These were product samples, so they did not come with boxes, therefore I don’t have the ingredient lists at my disposal. I was able to find this ingredient source for the SPF 25 version. On that note, I continue to be frustrated by the lack of ingredient lists published online by brands themselves–especially with skincare.
Neutrogena Makeup Remover Cleansing Towelettes
Neutrogena Makeup Remover Cleansing Towelettes ($7.99 for 25 or $0.32 each) are pre-soaked cloths that are designed to remove makeup, including waterproof mascara. Neutrogena says there’s no need to rinse after using one of these to remove your makeup. This kind of product is great for on-the-go removal (say at the gym), overnight bags/weekend trips (where you may not want to use liquid makeup remover or have it clogging up space in your quart-sized carry-on liquids’ bag!), or if you’re someone who isn’t so good at removing makeup before going to bed.
Generally, I use a liquid makeup remover to take off my makeup at night, because I usually enjoy my night time skin care routine, so it’s not a chore for me. However, I always pack wipes with me when I travel on short trips, whether by plane or car. I also use makeup wipes for spot makeup removal and if I’m wearing a really strong lip color, then I’ll use one to remove the majority of makeup and finish with a regular cleanser.
There are a lot of times where I will do several swatches in a row–say blush–and a wipe is easy and fuss-free to just remove the area I applied blush in. This keeps the rest of my face looking the same, and then I can just reapply foundation and then the blush on top. Neutrogena’s Towelettes do an excellent job at removing makeup and leaving the surface mostly matte and ready for the next swatch. The towelette is soft to the touch, and it’s thick enough to hold plenty of moisture (the cleanser) and stretches easily without tearing. I love that my skin doesn’t feel dry or tight after using it.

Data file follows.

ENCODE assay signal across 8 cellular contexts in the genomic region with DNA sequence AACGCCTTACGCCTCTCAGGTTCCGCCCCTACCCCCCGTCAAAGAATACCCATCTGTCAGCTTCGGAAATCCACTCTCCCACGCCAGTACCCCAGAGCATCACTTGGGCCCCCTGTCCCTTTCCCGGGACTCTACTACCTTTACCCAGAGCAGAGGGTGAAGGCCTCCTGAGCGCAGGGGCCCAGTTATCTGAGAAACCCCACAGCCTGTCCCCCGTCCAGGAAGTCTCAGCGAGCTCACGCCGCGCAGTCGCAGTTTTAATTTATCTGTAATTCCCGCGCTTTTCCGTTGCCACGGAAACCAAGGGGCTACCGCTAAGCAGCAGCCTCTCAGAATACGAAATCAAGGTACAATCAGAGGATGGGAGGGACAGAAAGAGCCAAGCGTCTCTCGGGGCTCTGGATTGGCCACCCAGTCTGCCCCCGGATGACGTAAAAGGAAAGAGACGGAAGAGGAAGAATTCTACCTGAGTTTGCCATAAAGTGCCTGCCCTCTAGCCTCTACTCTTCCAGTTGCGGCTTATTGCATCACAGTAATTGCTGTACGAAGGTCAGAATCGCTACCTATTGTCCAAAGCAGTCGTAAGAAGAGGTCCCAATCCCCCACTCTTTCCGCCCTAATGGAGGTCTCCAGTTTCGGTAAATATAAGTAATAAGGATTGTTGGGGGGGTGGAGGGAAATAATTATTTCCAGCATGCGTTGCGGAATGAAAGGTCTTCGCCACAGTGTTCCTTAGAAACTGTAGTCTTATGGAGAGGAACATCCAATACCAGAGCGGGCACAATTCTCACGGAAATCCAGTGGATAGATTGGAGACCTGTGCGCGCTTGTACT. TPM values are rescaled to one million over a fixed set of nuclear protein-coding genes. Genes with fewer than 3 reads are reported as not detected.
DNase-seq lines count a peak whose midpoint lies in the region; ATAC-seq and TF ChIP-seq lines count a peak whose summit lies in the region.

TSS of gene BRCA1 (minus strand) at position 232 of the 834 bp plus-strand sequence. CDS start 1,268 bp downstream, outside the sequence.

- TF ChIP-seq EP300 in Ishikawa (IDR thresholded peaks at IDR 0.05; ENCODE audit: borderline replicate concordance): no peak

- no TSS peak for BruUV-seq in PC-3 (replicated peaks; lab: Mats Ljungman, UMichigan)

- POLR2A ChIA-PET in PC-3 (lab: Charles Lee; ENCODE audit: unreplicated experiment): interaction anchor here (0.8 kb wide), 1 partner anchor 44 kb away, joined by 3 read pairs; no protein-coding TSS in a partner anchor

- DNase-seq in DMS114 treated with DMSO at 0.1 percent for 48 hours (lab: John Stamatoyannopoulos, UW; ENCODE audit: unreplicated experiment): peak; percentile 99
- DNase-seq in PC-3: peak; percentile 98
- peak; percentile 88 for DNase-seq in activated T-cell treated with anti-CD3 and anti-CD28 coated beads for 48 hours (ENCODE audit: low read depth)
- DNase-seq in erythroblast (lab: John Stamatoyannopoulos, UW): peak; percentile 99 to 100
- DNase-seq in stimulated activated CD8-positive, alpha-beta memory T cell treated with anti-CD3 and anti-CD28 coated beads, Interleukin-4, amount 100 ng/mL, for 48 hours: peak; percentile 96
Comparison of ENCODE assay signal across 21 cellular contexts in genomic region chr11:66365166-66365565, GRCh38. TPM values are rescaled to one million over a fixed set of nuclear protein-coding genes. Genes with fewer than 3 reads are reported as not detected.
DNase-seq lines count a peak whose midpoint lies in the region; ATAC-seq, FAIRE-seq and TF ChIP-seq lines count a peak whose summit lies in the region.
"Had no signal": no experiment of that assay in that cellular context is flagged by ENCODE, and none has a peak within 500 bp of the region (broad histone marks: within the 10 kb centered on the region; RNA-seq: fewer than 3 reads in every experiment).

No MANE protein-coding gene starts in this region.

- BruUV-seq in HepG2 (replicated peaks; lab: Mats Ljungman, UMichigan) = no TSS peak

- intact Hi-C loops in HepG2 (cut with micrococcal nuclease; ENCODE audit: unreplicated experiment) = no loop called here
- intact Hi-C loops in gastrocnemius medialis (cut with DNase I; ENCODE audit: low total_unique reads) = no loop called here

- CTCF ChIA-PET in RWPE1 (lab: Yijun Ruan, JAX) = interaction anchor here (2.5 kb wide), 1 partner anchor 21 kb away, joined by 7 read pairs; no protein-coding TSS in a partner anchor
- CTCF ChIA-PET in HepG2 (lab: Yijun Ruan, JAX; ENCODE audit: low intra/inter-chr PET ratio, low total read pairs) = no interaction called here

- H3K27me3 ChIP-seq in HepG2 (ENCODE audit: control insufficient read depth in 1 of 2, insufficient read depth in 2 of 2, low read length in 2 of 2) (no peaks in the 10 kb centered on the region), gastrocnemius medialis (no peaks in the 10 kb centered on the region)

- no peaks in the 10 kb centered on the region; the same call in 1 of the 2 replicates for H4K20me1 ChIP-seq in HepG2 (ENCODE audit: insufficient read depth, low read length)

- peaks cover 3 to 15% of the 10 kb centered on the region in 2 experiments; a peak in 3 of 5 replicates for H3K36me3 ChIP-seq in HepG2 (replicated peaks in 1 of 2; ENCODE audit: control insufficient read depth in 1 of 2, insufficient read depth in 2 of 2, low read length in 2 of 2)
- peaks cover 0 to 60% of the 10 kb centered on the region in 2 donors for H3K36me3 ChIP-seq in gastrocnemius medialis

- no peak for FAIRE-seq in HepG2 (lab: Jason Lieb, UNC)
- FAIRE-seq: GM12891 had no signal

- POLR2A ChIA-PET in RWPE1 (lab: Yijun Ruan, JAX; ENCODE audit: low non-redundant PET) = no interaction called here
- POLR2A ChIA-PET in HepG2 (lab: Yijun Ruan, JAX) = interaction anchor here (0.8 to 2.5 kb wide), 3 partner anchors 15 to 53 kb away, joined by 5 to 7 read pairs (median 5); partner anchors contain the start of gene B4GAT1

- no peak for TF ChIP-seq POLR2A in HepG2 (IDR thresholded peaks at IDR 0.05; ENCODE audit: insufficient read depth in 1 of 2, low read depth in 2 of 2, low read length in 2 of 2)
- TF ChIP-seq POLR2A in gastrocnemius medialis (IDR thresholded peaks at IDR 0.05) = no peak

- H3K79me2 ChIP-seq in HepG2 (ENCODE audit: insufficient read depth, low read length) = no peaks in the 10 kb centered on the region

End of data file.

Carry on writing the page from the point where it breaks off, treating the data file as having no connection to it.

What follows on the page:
What’s shown in photos is technically a refill package, and you are expected to purchase your first batch of wipes in a plastic container ($8.99 for 25 plus the case). If you don’t use wipes often, you’ll want the case or to store these in a zip-top plastic bag to ensure they stay moist. I usually don’t have issues with the refill packaging staying sealed (it is adhesive), but over time, the adhesive can weaken. One thing I like to do is to store them upside down, because this helps to ensure the wipe that’s next in line to be used is very moist. If you do have a wipe that’s dried out or not as moist as it should be, you can add a little bit of your favorite cleanser or even just water to rejuvenate it a bit! These are also heavily scented with a fresh, clean floral-like scent.
I really like these, and if you aren’t someone who uses wipes often, they’re a good, easy-to-find, budget-friendly option. I don’t buy these regularly, just because I like MAC’s Wipes better for my purposes (removing swatches usually), and I go through them frequently, so I buy the Bulk Wipes ($28.00 for 100 or $0.28 each). I prefer MAC Wipes for removing swatches, because they are more moisturizing, and when you’re removing makeup from the same patch of skin 10-20 times over a couple of hours, regular wipes often leave the area dry, scaly, and irritated. But what’s funny is that MAC Wipes do leave behind a slightly slick feeling after use–not really oily or slick per se, but what keeps my arm hydrated during a major swatch session is a noticeable feeling on the face, which you may or may not appreciate. I also can’t use MAC Wipes on the eyes (and they’re not recommended for use on the eye area last I checked!) without the skin feeling like it’s on fire.